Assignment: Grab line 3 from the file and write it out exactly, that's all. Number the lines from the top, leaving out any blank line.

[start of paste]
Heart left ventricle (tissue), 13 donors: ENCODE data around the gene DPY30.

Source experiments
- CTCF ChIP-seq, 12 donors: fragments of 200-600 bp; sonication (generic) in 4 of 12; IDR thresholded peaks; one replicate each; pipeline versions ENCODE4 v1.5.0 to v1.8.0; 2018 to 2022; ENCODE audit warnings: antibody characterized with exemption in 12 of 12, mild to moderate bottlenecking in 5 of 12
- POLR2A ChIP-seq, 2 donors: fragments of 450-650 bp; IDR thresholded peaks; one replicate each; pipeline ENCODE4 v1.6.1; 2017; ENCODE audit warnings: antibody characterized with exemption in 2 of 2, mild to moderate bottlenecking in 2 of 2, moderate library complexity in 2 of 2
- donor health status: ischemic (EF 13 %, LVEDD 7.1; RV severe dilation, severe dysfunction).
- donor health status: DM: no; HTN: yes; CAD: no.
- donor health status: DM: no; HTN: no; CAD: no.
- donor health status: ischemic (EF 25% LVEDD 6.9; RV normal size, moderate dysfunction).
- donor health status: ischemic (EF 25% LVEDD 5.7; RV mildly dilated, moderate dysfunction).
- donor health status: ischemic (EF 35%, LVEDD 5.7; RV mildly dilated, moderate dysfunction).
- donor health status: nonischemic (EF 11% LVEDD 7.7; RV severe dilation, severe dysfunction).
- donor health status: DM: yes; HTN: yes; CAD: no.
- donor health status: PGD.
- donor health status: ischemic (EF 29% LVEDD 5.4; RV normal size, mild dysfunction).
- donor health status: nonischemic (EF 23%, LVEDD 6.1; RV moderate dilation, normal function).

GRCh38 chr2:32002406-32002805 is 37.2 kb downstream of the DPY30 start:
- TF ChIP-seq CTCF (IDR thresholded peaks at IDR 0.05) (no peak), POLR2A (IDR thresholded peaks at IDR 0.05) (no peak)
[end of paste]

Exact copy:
- CTCF ChIP-seq, 12 donors: fragments of 200-600 bp; sonication (generic) in 4 of 12; IDR thresholded peaks; one replicate each; pipeline versions ENCODE4 v1.5.0 to v1.8.0; 2018 to 2022; ENCODE audit warnings: antibody characterized with exemption in 12 of 12, mild to moderate bottlenecking in 5 of 12